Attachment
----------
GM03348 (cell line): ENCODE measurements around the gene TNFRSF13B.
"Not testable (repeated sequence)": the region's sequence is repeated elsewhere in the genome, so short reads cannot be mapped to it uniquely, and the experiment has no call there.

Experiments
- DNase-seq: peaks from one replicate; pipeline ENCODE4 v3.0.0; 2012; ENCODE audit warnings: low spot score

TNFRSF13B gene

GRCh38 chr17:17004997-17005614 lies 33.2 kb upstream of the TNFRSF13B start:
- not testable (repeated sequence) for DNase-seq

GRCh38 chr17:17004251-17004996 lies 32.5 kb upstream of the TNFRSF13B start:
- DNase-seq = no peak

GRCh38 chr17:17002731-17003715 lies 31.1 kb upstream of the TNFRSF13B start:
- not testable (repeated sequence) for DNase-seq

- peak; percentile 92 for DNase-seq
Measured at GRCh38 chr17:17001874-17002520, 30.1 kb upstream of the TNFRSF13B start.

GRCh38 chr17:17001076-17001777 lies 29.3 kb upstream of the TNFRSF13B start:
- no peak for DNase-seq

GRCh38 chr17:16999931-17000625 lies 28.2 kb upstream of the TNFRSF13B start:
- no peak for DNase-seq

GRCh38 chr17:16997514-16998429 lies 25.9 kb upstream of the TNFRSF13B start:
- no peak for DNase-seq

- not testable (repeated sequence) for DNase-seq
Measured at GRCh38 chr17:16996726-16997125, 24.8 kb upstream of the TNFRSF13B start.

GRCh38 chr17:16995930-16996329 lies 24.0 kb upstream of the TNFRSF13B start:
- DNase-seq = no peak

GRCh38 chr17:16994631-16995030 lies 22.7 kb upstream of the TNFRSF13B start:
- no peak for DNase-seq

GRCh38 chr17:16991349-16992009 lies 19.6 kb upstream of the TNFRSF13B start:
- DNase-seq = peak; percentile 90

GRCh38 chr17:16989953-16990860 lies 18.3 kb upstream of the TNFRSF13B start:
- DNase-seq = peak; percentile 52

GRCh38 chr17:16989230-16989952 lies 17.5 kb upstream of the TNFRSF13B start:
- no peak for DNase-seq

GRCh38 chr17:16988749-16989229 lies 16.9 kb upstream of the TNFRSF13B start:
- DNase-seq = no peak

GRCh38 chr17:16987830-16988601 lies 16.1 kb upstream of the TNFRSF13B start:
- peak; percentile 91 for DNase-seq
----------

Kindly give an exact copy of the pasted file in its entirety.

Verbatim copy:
GM03348 (cell line): ENCODE measurements around the gene TNFRSF13B.
"Not testable (repeated sequence)": the region's sequence is repeated elsewhere in the genome, so short reads cannot be mapped to it uniquely, and the experiment has no call there.

Experiments
- DNase-seq: peaks from one replicate; pipeline ENCODE4 v3.0.0; 2012; ENCODE audit warnings: low spot score

TNFRSF13B gene

GRCh38 chr17:17004997-17005614 lies 33.2 kb upstream of the TNFRSF13B start:
- not testable (repeated sequence) for DNase-seq

GRCh38 chr17:17004251-17004996 lies 32.5 kb upstream of the TNFRSF13B start:
- DNase-seq = no peak

GRCh38 chr17:17002731-17003715 lies 31.1 kb upstream of the TNFRSF13B start:
- not testable (repeated sequence) for DNase-seq

- peak; percentile 92 for DNase-seq
Measured at GRCh38 chr17:17001874-17002520, 30.1 kb upstream of the TNFRSF13B start.

GRCh38 chr17:17001076-17001777 lies 29.3 kb upstream of the TNFRSF13B start:
- no peak for DNase-seq

GRCh38 chr17:16999931-17000625 lies 28.2 kb upstream of the TNFRSF13B start:
- no peak for DNase-seq

GRCh38 chr17:16997514-16998429 lies 25.9 kb upstream of the TNFRSF13B start:
- no peak for DNase-seq

- not testable (repeated sequence) for DNase-seq
Measured at GRCh38 chr17:16996726-16997125, 24.8 kb upstream of the TNFRSF13B start.

GRCh38 chr17:16995930-16996329 lies 24.0 kb upstream of the TNFRSF13B start:
- DNase-seq = no peak

GRCh38 chr17:16994631-16995030 lies 22.7 kb upstream of the TNFRSF13B start:
- no peak for DNase-seq

GRCh38 chr17:16991349-16992009 lies 19.6 kb upstream of the TNFRSF13B start:
- DNase-seq = peak; percentile 90

GRCh38 chr17:16989953-16990860 lies 18.3 kb upstream of the TNFRSF13B start:
- DNase-seq = peak; percentile 52

GRCh38 chr17:16989230-16989952 lies 17.5 kb upstream of the TNFRSF13B start:
- no peak for DNase-seq

GRCh38 chr17:16988749-16989229 lies 16.9 kb upstream of the TNFRSF13B start:
- DNase-seq = no peak

GRCh38 chr17:16987830-16988601 lies 16.1 kb upstream of the TNFRSF13B start:
- peak; percentile 91 for DNase-seq